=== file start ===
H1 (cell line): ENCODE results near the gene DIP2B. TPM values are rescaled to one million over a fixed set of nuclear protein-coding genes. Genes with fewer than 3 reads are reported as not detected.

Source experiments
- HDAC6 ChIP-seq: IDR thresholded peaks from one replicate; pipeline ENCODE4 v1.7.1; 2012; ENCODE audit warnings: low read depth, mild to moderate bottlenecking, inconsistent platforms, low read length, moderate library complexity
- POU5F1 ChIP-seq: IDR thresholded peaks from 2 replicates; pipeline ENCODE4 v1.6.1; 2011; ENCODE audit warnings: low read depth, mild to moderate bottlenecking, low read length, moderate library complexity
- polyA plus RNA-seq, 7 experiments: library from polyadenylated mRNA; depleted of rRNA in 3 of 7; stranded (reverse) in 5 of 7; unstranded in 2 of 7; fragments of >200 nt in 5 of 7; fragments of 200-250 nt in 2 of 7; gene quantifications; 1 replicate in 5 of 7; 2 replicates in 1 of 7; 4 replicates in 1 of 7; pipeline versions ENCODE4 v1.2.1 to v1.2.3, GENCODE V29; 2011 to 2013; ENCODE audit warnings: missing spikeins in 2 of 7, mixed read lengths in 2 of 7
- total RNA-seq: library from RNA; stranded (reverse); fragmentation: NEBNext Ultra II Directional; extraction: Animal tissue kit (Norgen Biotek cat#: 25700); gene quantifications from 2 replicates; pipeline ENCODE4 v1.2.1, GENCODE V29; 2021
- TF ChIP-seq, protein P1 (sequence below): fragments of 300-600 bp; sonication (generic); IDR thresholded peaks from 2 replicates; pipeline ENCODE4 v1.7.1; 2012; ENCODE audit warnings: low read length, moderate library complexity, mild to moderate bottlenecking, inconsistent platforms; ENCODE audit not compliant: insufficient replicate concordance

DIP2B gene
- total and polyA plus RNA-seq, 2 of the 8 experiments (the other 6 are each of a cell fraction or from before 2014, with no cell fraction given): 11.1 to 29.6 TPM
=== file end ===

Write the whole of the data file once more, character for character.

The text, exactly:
H1 (cell line): ENCODE results near the gene DIP2B. TPM values are rescaled to one million over a fixed set of nuclear protein-coding genes. Genes with fewer than 3 reads are reported as not detected.

Source experiments
- HDAC6 ChIP-seq: IDR thresholded peaks from one replicate; pipeline ENCODE4 v1.7.1; 2012; ENCODE audit warnings: low read depth, mild to moderate bottlenecking, inconsistent platforms, low read length, moderate library complexity
- POU5F1 ChIP-seq: IDR thresholded peaks from 2 replicates; pipeline ENCODE4 v1.6.1; 2011; ENCODE audit warnings: low read depth, mild to moderate bottlenecking, low read length, moderate library complexity
- polyA plus RNA-seq, 7 experiments: library from polyadenylated mRNA; depleted of rRNA in 3 of 7; stranded (reverse) in 5 of 7; unstranded in 2 of 7; fragments of >200 nt in 5 of 7; fragments of 200-250 nt in 2 of 7; gene quantifications; 1 replicate in 5 of 7; 2 replicates in 1 of 7; 4 replicates in 1 of 7; pipeline versions ENCODE4 v1.2.1 to v1.2.3, GENCODE V29; 2011 to 2013; ENCODE audit warnings: missing spikeins in 2 of 7, mixed read lengths in 2 of 7
- total RNA-seq: library from RNA; stranded (reverse); fragmentation: NEBNext Ultra II Directional; extraction: Animal tissue kit (Norgen Biotek cat#: 25700); gene quantifications from 2 replicates; pipeline ENCODE4 v1.2.1, GENCODE V29; 2021
- TF ChIP-seq, protein P1 (sequence below): fragments of 300-600 bp; sonication (generic); IDR thresholded peaks from 2 replicates; pipeline ENCODE4 v1.7.1; 2012; ENCODE audit warnings: low read length, moderate library complexity, mild to moderate bottlenecking, inconsistent platforms; ENCODE audit not compliant: insufficient replicate concordance

DIP2B gene
- total and polyA plus RNA-seq, 2 of the 8 experiments (the other 6 are each of a cell fraction or from before 2014, with no cell fraction given): 11.1 to 29.6 TPM